For Cancer Immunotherapy Patients, a ‘One-Two Punch’ Could Hold Promise

(DGIwire) – Immunotherapy, in which the human immune system is harnessed to treat cancer, has shown great promise but relatively few patients have responded significantly. Among strategies to enhance its power, one of the most intriguing involves so-called “combination” therapies—a “one-two punch” in which immunotherapy is administered along with another type of therapeutic. In recent years, researchers have identified several compounds that not only kill cancer but selectively attack tumor cells while leaving normal cells alone. According to a recent article in R&D magazine, encouraging data for two drugs being studied by Rexahn Pharmaceuticals—RX-3117 and RX-5902—could prove useful in these combination therapies. Rexahn is currently recruiting patients for clinical studies to see how its compounds work in metastatic pancreatic cancer and triple negative breast cancer.

“RX-3117 (for metastatic pancreatic cancer and advanced bladder cancer) and RX-5902 (for triple negative breast cancer) are designed to inhibit specific biological pathways that are present in cancer cells and are involved in the growth and spread of tumors,” says Douglas J. Swirsky, President and CEO of Rexahn. “We are now progressing to study these agents as alternatives to the current standard of care in patients who are newly diagnosed with metastatic cancer.”

According to Mr. Swirsky, there are solid scientific reasons behind the push to try Rexahn’s compounds in combination with immunotherapy. For example, RX-5902 has shown an ability to decrease a specific protein that is associated with shutting down the body’s natural tumor immunity. By inhibiting this protein, RX-5902 improves the ability of the immune system to kill tumor cells and enhances the effectiveness of the immunotherapeutic approach. As for RX-3117, this compound kills tumor cells and exposes antigens—substances that trigger an immune response—to tumor-killing immune cells, so it may also have the ability to increase the effectiveness of immunotherapy.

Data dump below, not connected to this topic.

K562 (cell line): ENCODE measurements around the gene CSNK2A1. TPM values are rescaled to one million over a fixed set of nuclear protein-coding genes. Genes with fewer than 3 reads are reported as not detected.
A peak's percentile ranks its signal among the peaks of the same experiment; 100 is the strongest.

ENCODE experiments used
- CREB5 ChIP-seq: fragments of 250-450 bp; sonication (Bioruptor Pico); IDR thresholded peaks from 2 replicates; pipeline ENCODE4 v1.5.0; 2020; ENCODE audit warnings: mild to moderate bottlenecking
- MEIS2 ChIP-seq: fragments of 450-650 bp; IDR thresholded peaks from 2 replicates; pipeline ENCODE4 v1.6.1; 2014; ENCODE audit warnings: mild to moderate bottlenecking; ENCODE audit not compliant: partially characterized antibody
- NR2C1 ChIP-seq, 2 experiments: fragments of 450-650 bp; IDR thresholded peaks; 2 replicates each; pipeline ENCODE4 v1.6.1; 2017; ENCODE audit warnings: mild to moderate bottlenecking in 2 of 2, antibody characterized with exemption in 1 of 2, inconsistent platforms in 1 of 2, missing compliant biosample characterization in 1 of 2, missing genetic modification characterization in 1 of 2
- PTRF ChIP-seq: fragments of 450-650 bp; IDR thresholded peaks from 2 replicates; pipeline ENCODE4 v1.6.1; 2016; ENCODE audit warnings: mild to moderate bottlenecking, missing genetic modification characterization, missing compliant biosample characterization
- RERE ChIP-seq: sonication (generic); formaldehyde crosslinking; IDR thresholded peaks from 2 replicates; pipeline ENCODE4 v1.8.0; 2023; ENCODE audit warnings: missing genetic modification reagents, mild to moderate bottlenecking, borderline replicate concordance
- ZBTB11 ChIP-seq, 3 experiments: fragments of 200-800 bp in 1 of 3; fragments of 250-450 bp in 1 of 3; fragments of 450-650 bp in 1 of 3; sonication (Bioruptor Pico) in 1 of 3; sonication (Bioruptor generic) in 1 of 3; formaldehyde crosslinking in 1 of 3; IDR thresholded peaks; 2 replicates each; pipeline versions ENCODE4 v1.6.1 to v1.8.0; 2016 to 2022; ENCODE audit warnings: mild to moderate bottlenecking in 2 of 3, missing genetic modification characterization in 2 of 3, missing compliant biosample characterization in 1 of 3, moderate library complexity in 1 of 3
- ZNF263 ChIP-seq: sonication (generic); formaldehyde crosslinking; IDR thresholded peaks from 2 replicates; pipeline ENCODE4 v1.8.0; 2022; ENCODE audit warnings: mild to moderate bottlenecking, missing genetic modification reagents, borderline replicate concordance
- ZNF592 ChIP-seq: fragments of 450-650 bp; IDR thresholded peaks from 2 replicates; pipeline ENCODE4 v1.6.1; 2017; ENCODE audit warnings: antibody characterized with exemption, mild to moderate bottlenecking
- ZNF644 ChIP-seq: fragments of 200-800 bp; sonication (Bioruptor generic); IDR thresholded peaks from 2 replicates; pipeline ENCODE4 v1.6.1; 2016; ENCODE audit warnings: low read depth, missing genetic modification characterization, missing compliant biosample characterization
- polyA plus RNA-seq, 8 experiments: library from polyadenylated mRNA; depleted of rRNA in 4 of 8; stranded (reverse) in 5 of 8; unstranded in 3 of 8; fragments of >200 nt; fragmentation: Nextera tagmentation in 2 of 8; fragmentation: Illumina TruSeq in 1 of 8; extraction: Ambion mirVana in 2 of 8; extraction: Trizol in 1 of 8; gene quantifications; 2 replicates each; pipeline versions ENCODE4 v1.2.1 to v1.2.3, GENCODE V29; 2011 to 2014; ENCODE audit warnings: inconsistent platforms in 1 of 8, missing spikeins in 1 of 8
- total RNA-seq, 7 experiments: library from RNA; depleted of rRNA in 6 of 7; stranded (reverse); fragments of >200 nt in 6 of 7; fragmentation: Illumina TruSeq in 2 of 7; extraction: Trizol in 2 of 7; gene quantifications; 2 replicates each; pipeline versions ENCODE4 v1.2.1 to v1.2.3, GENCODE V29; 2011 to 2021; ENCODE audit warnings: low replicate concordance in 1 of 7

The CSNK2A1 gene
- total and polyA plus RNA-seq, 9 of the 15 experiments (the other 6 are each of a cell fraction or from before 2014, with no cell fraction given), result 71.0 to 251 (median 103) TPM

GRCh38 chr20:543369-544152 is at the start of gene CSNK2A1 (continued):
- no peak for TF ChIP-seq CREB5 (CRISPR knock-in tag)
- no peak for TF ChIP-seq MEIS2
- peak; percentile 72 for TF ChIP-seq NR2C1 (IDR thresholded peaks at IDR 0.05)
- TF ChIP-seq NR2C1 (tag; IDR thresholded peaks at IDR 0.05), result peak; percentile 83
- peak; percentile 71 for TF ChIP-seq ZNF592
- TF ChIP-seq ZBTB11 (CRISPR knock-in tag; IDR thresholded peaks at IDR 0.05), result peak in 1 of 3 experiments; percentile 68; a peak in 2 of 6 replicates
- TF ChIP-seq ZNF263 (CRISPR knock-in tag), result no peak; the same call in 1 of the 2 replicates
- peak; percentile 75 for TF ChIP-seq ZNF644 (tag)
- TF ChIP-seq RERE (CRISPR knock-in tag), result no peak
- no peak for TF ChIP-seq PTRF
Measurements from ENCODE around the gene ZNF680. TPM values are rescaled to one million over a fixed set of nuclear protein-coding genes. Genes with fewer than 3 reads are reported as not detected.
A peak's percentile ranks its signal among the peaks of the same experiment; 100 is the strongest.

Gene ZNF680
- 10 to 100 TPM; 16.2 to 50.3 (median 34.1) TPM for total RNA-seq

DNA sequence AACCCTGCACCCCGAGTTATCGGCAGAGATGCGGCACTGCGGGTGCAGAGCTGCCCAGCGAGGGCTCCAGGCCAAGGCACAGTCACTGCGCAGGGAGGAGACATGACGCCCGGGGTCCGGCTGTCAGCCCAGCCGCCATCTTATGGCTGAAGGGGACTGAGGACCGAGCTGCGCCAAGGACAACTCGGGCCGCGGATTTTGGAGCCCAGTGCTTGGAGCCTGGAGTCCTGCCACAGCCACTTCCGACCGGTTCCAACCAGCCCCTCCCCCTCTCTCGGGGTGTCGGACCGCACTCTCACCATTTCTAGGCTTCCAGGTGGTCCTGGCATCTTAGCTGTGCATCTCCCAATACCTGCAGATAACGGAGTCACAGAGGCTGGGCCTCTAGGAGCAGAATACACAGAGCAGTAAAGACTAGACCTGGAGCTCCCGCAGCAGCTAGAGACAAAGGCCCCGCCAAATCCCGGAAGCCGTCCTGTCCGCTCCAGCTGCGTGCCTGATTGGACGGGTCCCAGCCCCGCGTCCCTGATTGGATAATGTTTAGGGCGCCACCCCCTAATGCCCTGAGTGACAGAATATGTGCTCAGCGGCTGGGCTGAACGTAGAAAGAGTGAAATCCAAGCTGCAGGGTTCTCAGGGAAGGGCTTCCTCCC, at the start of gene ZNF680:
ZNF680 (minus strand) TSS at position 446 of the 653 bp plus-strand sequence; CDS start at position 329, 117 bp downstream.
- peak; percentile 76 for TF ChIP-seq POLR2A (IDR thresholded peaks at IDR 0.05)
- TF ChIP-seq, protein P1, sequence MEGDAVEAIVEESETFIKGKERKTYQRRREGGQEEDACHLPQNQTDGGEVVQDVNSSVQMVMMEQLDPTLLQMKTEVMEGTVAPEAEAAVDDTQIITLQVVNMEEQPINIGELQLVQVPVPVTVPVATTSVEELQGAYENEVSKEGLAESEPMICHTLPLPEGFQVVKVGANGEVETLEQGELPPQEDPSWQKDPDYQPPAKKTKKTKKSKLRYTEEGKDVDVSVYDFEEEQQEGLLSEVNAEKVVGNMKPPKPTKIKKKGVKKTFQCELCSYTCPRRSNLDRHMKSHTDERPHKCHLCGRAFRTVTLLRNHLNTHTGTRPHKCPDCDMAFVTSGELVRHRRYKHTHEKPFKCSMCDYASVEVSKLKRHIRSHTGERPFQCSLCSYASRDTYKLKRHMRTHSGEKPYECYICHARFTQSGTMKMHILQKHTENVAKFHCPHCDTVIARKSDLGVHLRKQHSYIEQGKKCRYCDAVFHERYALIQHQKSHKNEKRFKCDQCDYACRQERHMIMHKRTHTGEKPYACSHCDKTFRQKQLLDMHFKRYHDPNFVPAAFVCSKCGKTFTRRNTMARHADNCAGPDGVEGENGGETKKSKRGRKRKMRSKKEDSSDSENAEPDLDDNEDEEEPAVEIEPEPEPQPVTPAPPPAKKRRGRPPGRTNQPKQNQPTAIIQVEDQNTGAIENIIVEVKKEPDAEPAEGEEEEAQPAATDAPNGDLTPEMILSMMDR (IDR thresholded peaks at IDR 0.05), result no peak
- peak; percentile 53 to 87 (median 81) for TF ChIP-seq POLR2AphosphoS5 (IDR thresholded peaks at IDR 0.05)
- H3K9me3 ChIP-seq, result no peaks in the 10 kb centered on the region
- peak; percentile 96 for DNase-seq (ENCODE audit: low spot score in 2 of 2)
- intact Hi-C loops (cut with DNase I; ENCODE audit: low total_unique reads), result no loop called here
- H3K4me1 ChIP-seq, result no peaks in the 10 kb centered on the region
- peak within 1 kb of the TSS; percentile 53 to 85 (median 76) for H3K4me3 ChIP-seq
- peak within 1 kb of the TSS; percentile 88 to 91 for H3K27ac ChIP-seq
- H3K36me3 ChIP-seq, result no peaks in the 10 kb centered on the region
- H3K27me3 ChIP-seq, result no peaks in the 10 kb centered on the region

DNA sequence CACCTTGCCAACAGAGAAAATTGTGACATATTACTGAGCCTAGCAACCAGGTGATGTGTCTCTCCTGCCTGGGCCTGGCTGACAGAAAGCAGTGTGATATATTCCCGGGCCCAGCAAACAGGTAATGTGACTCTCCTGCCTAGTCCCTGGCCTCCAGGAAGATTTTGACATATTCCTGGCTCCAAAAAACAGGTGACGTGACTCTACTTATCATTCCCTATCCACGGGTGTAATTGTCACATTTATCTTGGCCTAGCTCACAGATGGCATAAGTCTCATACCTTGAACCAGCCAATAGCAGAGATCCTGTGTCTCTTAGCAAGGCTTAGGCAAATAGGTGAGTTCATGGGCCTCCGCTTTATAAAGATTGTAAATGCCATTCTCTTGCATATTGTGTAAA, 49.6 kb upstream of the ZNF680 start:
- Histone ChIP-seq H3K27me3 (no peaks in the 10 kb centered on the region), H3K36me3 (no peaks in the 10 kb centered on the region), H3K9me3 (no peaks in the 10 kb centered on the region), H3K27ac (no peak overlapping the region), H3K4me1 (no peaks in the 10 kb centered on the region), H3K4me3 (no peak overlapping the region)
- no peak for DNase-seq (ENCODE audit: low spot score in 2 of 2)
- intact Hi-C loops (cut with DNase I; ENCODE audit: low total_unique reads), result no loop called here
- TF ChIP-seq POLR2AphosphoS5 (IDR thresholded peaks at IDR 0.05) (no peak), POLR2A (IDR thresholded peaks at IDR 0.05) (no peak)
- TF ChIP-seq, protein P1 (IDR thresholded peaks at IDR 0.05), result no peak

There is a reason why Rexahn has chosen to pursue the particular forms of cancer it is focusing on. For RX-3117, the company is focusing on pancreatic and bladder cancer because drugs with a similar mechanism of action have worked well in those tumor types and there is a very well-defined pathway to approval in the United States. Because this compound is targeted to tumor cells, the company hopes to see a greater level of effectiveness and a prolonged response in patients.

Meanwhile, with RX-5902, Rexahn has progressed development in triple negative breast cancer because it is associated with activation of the biological pathway targeted by RX-5902. Also, according to Mr. Swirsky, there is currently no drug approved for this form of cancer, so there may be a faster regulatory route to approval if it is shown to be an effective treatment.

“We believe there is great promise in pursuing the combination therapy approach—and based on results obtained to date, we are optimistic about how our compounds might one day help advance the state of care,” Mr. Swirsky adds.

 

 

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